Projects

All Projects

(Re)Imagining Youth: A Comparative Sociology of Youth Leisure in Scotland and Hong Kong

(Re)Imagining Youth analyses youth leisure in Scotland and Hong Kong in historical and cross-cultural perspective, drawing on a qualitative, comparative case-study design. Building on landmark sociological research from the 1960s (Jephcott 1967, 1971), the study explores socio-cultural meanings and changing experiences of youth leisure in two case-study locations, with a particular focus on...

Whole System Approach to Children and Young People who Offend

The project funded by the Scottish Government will involve phase one of the evaluation of the implementation of the national Whole System Approach to Children and Young People who Offend. The programme of work on the Whole System Approach will be extended from September 2012 with the appointment of two full-time +3 PhD Studentships (funded through the ESRC/Scottish Government Co-funded...

COST Action IS1106 – Offender Supervision in Europe

Offender supervision in Europe has developed rapidly in scale, distribution and intensity in recent years. However, the emergence of ‘mass supervision’ (i.e. in the community) has largely escaped the attention of legal scholars and social scientists more concerned with the ‘mass incarceration’ reflected in prison growth. As well as representing an important analytical lacuna for penology...

Strengthening the Health Visitor Response to Families affected by Domestic Abuse

Prof Michele Burman is a co-investigator with Dr Lorna Paul (PI) and Clare McFeele (RA) on this two year action research project is funded by the Burdett Trust in Nursing and commenced in March 2012. The aim of the study is to assist community health visitors to identify, and actively engage with women exposed to domestic abuse, in order to more effectively assess and address their health and...

Punishing Spaces, Working Spaces: Artist in Residence at SCCJR

In this Leverhulme Trust funded residency (February – November 2012), photographer Jenny Wicks was in residence at SCCJR for ten months. This artistic-academic collaboration aims to bring into view the researcher rather than the sometimes sensational topics of their study. Placing the criminologist at the scene of the crime allows for the exploration of key boundaries: between innocent and...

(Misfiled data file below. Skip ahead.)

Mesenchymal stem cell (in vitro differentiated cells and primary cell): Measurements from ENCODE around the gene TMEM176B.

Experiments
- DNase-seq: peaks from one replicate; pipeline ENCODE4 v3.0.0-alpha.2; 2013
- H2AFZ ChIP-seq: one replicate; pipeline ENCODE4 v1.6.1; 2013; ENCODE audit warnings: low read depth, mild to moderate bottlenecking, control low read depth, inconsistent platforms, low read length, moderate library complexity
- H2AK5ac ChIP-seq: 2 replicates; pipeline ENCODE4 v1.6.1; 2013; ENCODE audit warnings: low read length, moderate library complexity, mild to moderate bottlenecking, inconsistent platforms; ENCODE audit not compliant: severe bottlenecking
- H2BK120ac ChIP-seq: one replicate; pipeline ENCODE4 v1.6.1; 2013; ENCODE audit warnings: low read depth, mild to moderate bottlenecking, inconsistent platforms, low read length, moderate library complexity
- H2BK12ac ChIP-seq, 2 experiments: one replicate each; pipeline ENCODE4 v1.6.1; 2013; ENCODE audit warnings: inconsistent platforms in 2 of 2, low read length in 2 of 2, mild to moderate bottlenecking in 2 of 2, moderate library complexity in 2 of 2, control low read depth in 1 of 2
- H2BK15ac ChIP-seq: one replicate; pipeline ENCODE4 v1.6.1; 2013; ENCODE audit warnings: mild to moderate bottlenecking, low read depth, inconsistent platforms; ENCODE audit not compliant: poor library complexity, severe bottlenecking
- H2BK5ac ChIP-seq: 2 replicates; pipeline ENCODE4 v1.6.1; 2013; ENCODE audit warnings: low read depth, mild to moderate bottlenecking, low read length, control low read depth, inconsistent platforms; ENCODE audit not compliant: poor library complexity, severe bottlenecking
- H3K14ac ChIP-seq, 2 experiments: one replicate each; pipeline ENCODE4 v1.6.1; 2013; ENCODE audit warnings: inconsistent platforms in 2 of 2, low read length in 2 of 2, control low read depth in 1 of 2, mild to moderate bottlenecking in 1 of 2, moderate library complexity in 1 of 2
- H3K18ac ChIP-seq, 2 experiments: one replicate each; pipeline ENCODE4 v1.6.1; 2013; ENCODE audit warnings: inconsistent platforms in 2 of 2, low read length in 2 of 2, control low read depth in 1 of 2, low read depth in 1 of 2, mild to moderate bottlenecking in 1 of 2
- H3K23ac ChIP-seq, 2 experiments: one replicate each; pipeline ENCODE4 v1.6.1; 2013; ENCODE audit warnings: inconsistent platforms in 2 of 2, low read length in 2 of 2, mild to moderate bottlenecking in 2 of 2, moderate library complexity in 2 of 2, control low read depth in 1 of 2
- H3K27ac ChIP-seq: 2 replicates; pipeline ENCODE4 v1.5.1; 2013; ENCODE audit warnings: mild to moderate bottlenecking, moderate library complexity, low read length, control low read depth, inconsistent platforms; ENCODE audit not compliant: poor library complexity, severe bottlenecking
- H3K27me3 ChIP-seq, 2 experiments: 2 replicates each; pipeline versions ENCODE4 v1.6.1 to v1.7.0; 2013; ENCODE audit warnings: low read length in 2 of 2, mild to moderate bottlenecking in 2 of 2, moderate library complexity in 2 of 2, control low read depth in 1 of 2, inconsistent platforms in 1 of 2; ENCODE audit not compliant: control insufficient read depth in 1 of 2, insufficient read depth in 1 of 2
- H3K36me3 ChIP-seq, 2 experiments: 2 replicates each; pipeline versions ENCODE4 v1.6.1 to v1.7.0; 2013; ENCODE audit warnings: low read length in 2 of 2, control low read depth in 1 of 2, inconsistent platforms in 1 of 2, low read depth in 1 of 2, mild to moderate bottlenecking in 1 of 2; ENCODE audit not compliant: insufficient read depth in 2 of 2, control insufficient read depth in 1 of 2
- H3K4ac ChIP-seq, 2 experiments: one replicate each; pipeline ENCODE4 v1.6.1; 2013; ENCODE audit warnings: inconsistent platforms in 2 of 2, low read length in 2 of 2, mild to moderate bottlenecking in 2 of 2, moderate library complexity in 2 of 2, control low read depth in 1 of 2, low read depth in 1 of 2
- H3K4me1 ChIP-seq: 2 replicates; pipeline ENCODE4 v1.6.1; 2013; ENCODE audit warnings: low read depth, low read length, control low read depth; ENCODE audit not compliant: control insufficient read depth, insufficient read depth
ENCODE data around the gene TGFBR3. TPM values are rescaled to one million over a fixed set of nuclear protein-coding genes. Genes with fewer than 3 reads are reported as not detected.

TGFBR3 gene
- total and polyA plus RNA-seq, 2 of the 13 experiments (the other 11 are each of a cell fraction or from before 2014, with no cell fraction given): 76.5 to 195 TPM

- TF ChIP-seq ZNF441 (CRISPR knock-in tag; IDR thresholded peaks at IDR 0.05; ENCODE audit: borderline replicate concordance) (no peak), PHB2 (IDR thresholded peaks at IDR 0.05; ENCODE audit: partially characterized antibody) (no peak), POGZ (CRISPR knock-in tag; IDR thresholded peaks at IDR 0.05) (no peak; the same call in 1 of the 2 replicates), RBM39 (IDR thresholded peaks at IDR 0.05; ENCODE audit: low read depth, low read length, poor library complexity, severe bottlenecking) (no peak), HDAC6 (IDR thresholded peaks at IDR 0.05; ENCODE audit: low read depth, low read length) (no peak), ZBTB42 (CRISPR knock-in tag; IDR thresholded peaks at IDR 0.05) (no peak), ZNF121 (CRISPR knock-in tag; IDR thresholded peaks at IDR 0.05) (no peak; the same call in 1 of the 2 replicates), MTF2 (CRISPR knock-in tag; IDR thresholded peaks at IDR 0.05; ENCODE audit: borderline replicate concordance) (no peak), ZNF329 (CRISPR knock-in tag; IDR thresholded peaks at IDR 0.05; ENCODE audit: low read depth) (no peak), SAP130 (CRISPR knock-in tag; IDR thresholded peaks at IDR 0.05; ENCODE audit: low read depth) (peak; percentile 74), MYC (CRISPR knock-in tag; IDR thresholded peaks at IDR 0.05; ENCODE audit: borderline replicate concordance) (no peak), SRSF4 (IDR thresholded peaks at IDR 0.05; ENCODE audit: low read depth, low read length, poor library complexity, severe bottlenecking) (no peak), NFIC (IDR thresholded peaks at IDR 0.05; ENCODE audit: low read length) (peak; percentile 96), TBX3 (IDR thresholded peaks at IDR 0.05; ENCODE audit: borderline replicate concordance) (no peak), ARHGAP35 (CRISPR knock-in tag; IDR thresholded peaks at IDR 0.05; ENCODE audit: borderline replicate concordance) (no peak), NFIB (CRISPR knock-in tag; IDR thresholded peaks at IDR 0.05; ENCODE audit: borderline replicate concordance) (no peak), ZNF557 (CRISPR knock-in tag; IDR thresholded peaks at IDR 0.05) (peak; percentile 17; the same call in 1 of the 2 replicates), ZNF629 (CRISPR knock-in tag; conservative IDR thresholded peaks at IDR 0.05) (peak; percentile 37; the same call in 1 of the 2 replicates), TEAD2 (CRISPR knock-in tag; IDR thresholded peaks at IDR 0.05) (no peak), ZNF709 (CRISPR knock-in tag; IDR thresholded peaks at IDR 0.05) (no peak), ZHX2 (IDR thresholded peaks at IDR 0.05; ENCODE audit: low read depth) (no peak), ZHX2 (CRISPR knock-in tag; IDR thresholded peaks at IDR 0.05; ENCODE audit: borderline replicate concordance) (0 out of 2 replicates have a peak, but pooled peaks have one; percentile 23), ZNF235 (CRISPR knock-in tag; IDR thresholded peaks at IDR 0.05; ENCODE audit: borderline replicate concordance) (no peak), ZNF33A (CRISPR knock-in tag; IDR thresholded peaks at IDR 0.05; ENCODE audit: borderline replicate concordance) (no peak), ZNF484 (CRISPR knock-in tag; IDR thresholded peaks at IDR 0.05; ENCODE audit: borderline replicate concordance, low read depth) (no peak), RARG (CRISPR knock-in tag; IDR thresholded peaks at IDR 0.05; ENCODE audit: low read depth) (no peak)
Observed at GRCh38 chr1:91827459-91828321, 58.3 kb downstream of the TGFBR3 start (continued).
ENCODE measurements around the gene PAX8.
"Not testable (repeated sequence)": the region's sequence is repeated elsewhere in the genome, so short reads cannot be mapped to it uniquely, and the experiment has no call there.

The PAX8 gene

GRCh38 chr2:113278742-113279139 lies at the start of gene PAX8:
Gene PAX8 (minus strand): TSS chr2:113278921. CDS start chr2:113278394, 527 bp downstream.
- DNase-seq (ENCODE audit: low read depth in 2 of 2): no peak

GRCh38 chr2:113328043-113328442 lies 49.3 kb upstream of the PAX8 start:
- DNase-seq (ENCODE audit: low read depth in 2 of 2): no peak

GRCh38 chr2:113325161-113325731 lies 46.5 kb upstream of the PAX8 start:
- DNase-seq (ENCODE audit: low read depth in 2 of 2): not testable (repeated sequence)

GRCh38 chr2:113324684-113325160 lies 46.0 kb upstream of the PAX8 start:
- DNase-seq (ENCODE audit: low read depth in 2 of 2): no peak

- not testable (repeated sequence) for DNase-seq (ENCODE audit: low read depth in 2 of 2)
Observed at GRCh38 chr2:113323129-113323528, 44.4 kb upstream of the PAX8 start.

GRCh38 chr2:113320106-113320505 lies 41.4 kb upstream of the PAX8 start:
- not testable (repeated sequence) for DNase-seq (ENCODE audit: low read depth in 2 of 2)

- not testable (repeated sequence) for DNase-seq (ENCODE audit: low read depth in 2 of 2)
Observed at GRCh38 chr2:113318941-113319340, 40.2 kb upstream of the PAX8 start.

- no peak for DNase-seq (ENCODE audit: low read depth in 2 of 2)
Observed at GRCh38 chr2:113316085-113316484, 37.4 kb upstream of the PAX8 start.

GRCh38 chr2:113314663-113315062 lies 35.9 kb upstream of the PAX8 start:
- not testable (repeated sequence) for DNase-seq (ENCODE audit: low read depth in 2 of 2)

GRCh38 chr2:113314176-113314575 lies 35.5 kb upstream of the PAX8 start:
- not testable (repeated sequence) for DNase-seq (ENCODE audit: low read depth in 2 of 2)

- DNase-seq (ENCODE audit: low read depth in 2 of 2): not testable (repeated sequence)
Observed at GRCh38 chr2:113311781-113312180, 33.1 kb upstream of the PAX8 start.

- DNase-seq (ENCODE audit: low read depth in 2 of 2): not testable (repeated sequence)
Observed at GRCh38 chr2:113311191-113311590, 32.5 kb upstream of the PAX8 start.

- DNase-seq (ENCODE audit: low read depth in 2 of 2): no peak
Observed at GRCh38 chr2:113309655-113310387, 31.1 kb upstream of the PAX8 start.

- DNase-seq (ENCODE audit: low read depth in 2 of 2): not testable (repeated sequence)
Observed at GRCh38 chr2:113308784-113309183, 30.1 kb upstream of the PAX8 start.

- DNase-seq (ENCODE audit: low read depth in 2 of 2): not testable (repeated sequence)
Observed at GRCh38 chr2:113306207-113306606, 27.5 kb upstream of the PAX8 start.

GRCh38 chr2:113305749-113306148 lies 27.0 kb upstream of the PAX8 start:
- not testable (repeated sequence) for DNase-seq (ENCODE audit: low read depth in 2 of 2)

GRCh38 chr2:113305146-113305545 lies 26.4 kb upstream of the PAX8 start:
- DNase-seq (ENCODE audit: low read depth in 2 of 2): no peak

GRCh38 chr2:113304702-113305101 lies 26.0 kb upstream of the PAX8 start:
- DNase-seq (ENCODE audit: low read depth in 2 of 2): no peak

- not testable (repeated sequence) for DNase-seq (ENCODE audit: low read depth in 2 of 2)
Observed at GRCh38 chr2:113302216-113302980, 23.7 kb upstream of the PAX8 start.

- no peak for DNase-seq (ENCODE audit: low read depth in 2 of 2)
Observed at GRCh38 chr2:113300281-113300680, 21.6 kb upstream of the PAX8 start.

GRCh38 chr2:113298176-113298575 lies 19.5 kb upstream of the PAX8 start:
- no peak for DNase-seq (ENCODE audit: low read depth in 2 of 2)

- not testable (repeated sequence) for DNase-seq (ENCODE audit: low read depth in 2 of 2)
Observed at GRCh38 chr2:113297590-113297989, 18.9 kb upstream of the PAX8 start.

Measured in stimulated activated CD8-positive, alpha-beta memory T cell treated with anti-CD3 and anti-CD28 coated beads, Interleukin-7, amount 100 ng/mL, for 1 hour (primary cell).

Public procurement processes and resillience against infiltration of organized crime

Ongoing.  A collaborative project being undertaken with the Scottish Crime and Drug Enforcment Agency with the support of the Scottish Government...

Football Banning Orders in Scotland: Evaluating their operation

SCCJR is leading a team evaluating Football Banning Orders in Scotland.  The research was commissioned by the Scottish Government and conducted between June and December 2010. The purpose of the evaluation is to consider the operation of the football banning order legislation to date and make recommendations to improve its use and effectiveness. The project is being led by Niall Hamilton-Smith...

Services for Young Runaways: A Scoping Study

This scoping study for the Scottish Coalition for Young Runaways was undertaken to examine responses to young people in Scotland who run away from home or substitute care. The study, originated from concerns about the experiences of young people who run away or are forced to leave where they live and aimed to find out more about the responses currently in place to address the needs of these young...

Reconviction among young people sentenced in the pilot Youth Courts

This project was to assess whether the pilot Youth Courts were more effective in bringing about reductions in recidivism, reconviction among Youth Court cases was compared with reconviction among three other groups of cases: those sentenced in the sheriff summary court and those sentenced in two comparator Sheriff Summary Courts over a similar period of time. The work was requested by the...

Policing organised crime: effectively measuring performance

SCCJR was commissioned by the Scottish Crime and Drug Enforcement Agency (SCDEA) to help them review their existing performance indicators. This included a review of different models for measuring performance used in other public sector agencies. The work was undertaken in 2009, and the recommendations coming out of the work were adopted by the Agency and written into their business plan.